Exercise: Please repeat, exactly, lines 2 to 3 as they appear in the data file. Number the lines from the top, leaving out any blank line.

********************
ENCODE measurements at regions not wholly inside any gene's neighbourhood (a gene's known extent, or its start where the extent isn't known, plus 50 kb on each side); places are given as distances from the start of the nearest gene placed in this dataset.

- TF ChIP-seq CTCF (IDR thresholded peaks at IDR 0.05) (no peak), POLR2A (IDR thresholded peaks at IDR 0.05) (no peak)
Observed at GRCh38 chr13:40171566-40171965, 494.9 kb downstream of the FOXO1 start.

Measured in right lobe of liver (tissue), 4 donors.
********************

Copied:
- TF ChIP-seq CTCF (IDR thresholded peaks at IDR 0.05) (no peak), POLR2A (IDR thresholded peaks at IDR 0.05) (no peak)
Observed at GRCh38 chr13:40171566-40171965, 494.9 kb downstream of the FOXO1 start.